Google AdSense Host APIThis service allows you to sign up for or associate a Google AdSense account with HubPages, so that you can earn money from ads on your articles. No data is shared unless you engage with this feature. (Privacy Policy)
    Google YouTubeSome articles have YouTube videos embedded in them. (Privacy Policy)
    VimeoSome articles have Vimeo videos embedded in them. (Privacy Policy)
    PaypalThis is used for a registered author who enrolls in the HubPages Earnings program and requests to be paid via PayPal. No data is shared with Paypal unless you engage with this feature. (Privacy Policy)
    Facebook LoginYou can use this to streamline signing up for, or signing in to your Hubpages account. No data is shared with Facebook unless you engage with this feature. (Privacy Policy)
    MavenThis supports the Maven widget and search functionality. (Privacy Policy)
    Google AdSenseThis is an ad network. (Privacy Policy)
    Google DoubleClickGoogle provides ad serving technology and runs an ad network. (Privacy Policy)
    Index ExchangeThis is an ad network. (Privacy Policy)
    SovrnThis is an ad network. (Privacy Policy)
    Facebook AdsThis is an ad network. (Privacy Policy)
    Amazon Unified Ad MarketplaceThis is an ad network. (Privacy Policy)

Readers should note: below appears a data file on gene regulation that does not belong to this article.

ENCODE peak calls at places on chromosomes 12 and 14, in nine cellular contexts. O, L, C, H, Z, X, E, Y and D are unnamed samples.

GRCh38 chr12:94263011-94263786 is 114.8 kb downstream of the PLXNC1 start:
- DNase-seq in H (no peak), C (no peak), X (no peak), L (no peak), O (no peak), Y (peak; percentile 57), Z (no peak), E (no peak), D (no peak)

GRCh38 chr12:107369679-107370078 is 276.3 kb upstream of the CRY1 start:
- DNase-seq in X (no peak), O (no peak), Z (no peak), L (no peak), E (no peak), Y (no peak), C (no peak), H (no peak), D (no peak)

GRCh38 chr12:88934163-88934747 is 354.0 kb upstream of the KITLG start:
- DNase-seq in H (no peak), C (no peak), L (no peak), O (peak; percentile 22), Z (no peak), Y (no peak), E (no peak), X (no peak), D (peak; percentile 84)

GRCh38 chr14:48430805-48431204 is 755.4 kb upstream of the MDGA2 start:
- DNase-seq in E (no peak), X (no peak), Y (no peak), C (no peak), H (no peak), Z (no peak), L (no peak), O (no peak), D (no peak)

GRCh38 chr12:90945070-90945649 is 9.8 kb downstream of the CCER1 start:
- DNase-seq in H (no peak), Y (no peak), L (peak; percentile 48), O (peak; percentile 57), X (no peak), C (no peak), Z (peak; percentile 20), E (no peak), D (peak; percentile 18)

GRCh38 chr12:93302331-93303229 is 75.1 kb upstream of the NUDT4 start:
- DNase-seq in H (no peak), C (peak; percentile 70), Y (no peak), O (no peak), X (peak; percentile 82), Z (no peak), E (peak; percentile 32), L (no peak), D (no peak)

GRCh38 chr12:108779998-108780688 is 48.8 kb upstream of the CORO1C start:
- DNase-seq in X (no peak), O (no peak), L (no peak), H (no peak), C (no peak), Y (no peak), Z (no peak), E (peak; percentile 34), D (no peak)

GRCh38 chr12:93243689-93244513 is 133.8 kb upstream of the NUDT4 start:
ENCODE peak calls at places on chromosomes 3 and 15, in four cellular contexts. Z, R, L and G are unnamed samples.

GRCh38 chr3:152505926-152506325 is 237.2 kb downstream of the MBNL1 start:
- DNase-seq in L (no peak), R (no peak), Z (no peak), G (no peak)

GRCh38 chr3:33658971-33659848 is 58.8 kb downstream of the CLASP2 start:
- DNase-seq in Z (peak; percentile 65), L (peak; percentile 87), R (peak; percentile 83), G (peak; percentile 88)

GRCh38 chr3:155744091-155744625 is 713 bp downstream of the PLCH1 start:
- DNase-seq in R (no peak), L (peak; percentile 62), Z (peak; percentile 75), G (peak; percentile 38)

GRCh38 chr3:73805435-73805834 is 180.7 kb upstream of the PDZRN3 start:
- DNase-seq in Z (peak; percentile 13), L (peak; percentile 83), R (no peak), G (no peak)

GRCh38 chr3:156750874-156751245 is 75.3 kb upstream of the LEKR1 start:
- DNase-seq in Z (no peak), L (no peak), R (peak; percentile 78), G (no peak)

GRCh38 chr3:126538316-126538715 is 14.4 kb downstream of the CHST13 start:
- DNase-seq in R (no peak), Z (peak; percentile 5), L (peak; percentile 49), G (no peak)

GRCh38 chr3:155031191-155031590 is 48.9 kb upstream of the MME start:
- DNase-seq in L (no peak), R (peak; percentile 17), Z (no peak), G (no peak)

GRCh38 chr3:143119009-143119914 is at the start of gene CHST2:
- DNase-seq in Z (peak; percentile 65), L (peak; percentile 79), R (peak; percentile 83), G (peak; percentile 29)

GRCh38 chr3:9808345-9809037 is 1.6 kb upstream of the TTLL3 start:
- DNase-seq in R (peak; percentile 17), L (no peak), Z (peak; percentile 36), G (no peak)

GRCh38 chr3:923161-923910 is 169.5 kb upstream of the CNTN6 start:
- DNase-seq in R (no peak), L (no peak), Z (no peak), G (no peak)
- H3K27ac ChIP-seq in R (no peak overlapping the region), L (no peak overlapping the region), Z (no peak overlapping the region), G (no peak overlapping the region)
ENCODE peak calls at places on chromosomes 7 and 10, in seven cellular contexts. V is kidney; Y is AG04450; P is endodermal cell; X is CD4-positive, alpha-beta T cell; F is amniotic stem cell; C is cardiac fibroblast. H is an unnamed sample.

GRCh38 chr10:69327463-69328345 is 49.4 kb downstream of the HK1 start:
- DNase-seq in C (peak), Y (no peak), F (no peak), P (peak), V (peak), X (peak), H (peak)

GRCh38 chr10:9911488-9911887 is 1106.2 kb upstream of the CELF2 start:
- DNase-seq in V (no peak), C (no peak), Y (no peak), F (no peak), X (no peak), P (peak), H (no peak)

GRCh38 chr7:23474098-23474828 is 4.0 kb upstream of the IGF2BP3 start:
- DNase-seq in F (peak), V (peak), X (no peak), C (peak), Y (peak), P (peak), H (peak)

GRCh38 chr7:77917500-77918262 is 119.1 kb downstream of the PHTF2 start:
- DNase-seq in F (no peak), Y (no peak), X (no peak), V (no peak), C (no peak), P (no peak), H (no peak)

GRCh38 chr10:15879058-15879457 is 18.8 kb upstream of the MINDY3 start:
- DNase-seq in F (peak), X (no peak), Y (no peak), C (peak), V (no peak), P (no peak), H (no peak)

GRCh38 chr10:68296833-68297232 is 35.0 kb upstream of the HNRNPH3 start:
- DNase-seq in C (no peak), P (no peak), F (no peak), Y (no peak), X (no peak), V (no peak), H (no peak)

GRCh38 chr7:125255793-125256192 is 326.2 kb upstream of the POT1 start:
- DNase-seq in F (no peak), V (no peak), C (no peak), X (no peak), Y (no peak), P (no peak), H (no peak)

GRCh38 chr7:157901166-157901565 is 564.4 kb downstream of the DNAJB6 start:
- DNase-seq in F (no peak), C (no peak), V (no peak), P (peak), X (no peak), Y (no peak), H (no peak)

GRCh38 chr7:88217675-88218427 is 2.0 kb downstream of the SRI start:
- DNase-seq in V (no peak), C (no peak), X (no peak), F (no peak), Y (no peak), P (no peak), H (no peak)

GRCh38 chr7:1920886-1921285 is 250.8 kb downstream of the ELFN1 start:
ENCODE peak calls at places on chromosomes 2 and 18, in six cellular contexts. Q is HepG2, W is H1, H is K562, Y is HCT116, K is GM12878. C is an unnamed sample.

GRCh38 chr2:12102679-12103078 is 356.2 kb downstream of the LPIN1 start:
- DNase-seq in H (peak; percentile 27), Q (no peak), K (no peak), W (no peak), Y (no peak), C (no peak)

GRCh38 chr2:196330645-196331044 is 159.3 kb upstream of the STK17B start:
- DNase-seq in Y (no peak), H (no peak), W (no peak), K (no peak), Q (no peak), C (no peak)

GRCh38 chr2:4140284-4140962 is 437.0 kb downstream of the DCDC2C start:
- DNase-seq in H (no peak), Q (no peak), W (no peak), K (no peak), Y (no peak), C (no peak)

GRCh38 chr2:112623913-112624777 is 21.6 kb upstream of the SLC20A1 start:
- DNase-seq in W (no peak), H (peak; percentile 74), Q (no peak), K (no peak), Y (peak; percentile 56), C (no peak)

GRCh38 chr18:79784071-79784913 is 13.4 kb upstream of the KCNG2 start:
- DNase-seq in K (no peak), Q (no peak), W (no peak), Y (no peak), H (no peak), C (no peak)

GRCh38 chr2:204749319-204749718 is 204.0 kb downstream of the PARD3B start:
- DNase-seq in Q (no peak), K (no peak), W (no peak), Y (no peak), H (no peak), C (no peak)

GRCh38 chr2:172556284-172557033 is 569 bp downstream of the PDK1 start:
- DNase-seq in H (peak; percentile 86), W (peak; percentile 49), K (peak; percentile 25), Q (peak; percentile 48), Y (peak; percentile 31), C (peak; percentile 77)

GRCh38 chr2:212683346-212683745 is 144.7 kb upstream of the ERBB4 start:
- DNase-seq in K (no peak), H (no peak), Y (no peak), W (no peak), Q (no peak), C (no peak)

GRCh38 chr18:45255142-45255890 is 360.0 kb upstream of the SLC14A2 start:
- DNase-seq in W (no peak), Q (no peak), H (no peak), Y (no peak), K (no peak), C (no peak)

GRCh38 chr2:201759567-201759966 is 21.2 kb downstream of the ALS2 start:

AppNexusThis is an ad network. (Privacy Policy)
    OpenxThis is an ad network. (Privacy Policy)
    Rubicon ProjectThis is an ad network. (Privacy Policy)
    TripleLiftThis is an ad network. (Privacy Policy)
    Say MediaWe partner with Say Media to deliver ad campaigns on our sites. (Privacy Policy)
    Remarketing PixelsWe may use remarketing pixels from advertising networks such as Google AdWords, Bing Ads, and Facebook in order to advertise the HubPages Service to people that have visited our sites.
    Conversion Tracking PixelsWe may use conversion tracking pixels from advertising networks such as Google AdWords, Bing Ads, and Facebook in order to identify when an advertisement has successfully resulted in the desired action, such as signing up for the HubPages Service or publishing an article on the HubPages Service.
    Author Google AnalyticsThis is used to provide traffic data and reports to the authors of articles on the HubPages Service. (Privacy Policy)
    ComscoreComScore is a media measurement and analytics company providing marketing data and analytics to enterprises, media and advertising agencies, and publishers. Non-consent will result in ComScore only processing obfuscated personal data. (Privacy Policy)
    Amazon Tracking PixelSome articles display amazon products as part of the Amazon Affiliate program, this pixel provides traffic statistics for those products (Privacy Policy)
    ClickscoThis is a data management platform studying reader behavior (Privacy Policy)